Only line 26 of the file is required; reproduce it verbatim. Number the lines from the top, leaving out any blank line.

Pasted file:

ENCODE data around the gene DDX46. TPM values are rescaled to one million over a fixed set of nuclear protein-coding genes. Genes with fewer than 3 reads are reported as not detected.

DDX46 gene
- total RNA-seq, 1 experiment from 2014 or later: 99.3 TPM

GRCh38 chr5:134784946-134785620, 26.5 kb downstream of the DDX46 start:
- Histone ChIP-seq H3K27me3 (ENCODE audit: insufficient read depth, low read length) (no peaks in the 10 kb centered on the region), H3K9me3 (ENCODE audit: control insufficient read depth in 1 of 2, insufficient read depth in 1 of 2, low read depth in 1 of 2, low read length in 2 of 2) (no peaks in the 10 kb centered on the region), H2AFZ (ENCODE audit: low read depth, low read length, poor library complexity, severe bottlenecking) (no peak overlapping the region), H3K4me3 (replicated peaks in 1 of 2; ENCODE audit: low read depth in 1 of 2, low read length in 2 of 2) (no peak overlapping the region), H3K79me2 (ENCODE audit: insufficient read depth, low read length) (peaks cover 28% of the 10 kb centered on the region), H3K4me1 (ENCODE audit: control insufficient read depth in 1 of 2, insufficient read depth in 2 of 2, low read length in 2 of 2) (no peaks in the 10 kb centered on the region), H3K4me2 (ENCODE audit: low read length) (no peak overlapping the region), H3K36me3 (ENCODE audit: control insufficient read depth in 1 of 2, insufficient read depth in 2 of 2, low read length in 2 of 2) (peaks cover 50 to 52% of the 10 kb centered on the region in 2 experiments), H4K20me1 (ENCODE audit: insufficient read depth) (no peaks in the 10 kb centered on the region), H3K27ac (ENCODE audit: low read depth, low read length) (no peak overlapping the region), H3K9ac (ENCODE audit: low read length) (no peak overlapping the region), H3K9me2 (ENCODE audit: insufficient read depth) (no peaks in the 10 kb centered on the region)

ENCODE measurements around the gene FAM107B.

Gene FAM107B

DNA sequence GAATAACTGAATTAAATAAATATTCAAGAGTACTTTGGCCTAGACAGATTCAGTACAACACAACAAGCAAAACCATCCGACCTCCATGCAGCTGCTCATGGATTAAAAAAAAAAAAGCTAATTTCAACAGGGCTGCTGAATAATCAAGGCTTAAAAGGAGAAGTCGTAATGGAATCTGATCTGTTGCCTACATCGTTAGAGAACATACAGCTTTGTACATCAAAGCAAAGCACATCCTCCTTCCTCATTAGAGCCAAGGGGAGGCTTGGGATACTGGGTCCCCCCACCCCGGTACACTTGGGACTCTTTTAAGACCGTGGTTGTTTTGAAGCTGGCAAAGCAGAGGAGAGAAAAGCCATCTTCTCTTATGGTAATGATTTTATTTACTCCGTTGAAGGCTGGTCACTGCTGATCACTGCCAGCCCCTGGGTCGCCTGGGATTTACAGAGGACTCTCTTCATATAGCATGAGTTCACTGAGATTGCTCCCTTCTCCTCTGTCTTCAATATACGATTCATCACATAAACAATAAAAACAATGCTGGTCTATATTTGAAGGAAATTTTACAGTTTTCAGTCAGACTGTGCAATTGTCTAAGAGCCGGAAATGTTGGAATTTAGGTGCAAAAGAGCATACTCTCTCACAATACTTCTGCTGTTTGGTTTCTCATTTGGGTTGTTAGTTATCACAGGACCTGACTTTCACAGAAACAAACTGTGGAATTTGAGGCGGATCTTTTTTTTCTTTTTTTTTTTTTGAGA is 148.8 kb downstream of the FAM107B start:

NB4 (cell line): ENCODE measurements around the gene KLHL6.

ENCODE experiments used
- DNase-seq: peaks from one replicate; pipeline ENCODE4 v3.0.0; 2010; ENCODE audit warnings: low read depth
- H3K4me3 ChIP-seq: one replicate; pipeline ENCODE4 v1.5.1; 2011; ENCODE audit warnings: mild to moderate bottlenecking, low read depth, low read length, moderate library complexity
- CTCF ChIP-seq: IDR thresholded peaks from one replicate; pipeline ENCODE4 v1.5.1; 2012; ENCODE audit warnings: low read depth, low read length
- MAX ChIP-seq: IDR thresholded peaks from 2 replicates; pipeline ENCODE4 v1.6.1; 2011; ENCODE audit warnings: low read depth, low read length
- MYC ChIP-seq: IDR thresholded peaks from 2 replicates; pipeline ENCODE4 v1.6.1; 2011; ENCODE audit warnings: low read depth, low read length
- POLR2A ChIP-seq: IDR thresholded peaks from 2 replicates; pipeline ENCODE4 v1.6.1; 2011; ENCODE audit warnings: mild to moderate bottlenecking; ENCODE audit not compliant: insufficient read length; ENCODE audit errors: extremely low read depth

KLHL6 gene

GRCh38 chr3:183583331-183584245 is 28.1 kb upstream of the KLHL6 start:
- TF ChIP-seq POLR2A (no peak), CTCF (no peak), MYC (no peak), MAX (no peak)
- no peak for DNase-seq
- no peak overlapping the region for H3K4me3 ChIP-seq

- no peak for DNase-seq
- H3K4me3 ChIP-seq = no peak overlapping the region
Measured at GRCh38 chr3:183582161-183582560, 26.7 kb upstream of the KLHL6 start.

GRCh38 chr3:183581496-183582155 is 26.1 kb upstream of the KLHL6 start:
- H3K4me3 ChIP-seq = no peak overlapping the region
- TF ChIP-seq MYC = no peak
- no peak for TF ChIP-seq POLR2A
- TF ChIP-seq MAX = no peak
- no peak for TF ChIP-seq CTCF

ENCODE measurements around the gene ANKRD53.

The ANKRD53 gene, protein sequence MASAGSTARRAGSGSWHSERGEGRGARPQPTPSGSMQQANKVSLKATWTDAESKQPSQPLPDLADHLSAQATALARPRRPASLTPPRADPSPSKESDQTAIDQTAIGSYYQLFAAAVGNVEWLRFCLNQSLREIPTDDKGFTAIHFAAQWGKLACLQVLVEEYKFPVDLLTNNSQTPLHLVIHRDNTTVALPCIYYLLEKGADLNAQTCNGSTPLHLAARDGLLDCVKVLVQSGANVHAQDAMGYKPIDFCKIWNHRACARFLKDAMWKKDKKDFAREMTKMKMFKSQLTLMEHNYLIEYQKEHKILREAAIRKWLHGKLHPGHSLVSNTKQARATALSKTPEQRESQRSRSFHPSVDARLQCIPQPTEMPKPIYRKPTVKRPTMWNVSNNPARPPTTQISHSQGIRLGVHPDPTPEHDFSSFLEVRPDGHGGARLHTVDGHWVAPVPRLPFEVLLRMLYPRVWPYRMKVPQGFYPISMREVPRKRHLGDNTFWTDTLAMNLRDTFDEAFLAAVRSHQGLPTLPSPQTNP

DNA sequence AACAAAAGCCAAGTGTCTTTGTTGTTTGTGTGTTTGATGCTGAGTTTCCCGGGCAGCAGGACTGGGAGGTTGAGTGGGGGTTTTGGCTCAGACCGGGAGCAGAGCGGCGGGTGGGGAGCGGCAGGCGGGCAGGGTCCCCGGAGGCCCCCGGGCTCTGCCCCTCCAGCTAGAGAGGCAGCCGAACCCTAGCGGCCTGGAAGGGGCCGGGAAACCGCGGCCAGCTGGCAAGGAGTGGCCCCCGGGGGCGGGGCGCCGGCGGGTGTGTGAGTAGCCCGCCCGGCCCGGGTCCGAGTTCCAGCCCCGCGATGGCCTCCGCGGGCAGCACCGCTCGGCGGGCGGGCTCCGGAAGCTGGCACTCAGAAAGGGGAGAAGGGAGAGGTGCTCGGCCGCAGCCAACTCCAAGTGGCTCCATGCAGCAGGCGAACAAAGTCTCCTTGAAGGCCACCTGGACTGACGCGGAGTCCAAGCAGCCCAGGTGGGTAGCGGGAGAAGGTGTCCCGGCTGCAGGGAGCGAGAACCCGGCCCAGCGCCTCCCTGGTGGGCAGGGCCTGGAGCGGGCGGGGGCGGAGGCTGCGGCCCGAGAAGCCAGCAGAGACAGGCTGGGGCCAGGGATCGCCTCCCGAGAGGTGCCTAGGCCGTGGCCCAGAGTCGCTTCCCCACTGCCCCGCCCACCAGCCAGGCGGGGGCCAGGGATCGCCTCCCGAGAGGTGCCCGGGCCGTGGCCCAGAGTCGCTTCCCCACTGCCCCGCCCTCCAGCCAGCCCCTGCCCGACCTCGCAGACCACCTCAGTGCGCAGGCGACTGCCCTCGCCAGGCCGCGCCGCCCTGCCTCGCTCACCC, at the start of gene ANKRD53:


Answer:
- H3K4me3 ChIP-seq = no peak overlapping the region